http://media.guardian.co.uk/broadcast/s ... 56,00.html
Tuesday May 20, 2003
The BBC producer who had his foot amputated after being caught in a landmine blast in Iraq has called on news organisations to continue using independent journalists in war zones despite the risks.
Stuart Hughes, who was injured in a series of explosions that claimed the life of BBC cameraman Kaveh Golestan, believes media organisations could be tempted to rely on correspondents embedded with the armed forces.
"This was a terrible war for journalists," he told MediaGuardian.co.uk.
"News organisations have realised how successful embedding has been - it's been a particularly good way for getting footage - but it would be a dangerous conclusion to rely solely on embedded reporters."
Hughes was one of a number of journalists to be injured during the conflict. Thirteen reporters, cameramen and other media workers lost their lives in Iraq.
He believes these deaths may be used as an excuse to push aside independent and freelance journalists in favour of the safer option of embedding, whereby journalists accompany troops.
"Embedding has definitely worked but its limits haven't been tested," Hughes said.
"We will always need people on the ground, independently forging ahead, finding the stories. It's too early to draw conclusions - the postmortems are still going on."
The issue of embedding has been hotly debated since the end of the Iraq war.
Proponents of the practice believe it offers journalists on the front line a greater degree of protection, while critics say it gives the military too much control over what is reported.
Hughes, who was working outside Kirkuk in northern Iraq at the time of his accident, accused the media of being blinkered to the dangers of reporting from war zones.
"Perhaps they've forgotten how dangerous these places can be. They will have to face up to the fact independent reporters could be injured or killed," he said.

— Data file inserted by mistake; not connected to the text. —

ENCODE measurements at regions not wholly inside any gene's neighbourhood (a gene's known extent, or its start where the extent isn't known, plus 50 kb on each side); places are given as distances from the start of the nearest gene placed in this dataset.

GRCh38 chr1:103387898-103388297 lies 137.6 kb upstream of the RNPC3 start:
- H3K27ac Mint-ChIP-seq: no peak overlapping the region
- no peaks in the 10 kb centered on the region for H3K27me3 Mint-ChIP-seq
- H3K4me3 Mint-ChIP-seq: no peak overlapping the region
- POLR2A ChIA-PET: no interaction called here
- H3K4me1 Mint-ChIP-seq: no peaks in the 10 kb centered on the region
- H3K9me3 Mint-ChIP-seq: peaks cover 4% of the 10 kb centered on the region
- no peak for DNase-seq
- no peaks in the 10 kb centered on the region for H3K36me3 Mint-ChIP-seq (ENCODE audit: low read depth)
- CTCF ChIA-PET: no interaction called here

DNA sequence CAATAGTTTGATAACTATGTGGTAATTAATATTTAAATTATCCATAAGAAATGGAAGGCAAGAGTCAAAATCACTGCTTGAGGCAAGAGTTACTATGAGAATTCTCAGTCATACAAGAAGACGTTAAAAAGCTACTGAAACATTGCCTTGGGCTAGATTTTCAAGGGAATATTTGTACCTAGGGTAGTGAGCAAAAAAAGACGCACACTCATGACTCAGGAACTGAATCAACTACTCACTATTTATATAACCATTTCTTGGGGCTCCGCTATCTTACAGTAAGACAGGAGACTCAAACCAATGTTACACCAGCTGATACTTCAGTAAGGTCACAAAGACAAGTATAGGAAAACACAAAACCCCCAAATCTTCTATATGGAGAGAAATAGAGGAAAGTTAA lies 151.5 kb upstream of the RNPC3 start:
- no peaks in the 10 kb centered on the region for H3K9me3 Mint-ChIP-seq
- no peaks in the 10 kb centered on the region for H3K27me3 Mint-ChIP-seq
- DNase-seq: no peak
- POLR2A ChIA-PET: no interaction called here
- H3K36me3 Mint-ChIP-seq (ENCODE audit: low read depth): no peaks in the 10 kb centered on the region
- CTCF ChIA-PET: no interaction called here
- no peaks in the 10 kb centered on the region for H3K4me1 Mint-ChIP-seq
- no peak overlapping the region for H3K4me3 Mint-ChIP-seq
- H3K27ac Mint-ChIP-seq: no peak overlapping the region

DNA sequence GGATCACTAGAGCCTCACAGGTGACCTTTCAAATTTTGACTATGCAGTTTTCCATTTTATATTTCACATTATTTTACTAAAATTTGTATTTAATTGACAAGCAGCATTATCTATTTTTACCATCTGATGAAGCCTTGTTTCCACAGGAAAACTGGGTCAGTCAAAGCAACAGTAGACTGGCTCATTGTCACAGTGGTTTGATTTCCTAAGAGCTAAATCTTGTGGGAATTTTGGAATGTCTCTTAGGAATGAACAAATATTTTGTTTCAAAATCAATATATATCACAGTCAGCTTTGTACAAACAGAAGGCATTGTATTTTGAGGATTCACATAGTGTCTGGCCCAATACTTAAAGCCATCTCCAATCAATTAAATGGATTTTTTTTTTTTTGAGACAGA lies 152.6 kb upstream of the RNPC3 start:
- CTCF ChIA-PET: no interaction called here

"I wonder whether broadcasters have admitted to themselves that people will be hurt.
"When the army goes to war, it says some people won't be coming back. I think it's hard for news organisations to admit the same thing but it may be necessary in the long run."
Hughes pointed out that the sheer number of journalists covering the Iraq war meant casualties were almost inevitable.
"There were about 200 journalists in one hotel I stayed at in northern Iraq. When you've got that many people after one story, in a dangerous situation, there's always the chance somebody is going to get hurt."
Recovering in Cardiff, Hughes said he did not blame the war for his accident. Experts believe the minefield he entered could have dated back 20 years to the time of the Iran-Iraq conflict.
Hughes plans to return to the BBC in time to cover next year's European football championships in Portugal and has not ruled out covering other wars in the future.
"If somebody crashed their car on the way to work, you wouldn't ask them if they'd ever drive again," he said.
Fighting Words: An Iraq War Glossary (http://www.infoplease.com/ipa/A0908910.html
) defines Embedded reporter as "A journalist traveling with troops and reporting from the battlefield. The 2003 Iraq war was the first time embeds were used. Pros: unprecedented media access to the front. Cons: lack of distance and independence between reporters and their protectors. A unilateral was a reporter unattached to a military unit."
The common use of the adjective embedded, according to Dictionary.com (http://dictionary.reference.com/search?q=Embedded&db=*
), is to be
1: enclosed firmly in a surrounding mass; "found pebbles embedded in the silt"; "stone containing many embedded fossils"; "peach and plum seeds embedded in a sweet edible pulp"
2: inserted as an integral part of a surrounding whole; "confused by the embedded Latin quotations"; "an embedded subordinate clause"
Gina Cavallaro, who's traveled to Iraq four times to report for the Army Times, has mixed feelings about embedding journalists. "The media is afraid ... and rightly so," she told The Hill. "They're relying more on the military to get them where they want to go, and as a result, the military is getting smarter about getting its own story told." But, she added, "I don't necessarily consider that a bad thing." Iraq War veteran Paul Rickhoff, who started Operation Truth "to tell the public the truth of the war from a soldier's perspective," feels that "embedding reporters actually limits the stories they can tell." If reporters don't "play along," he said, "next time they'll deny you access."
This article goes on to discuss;
1 Miltiary censorship
2 Issues arising due to embedding
3 Alternative interpretations
4 External links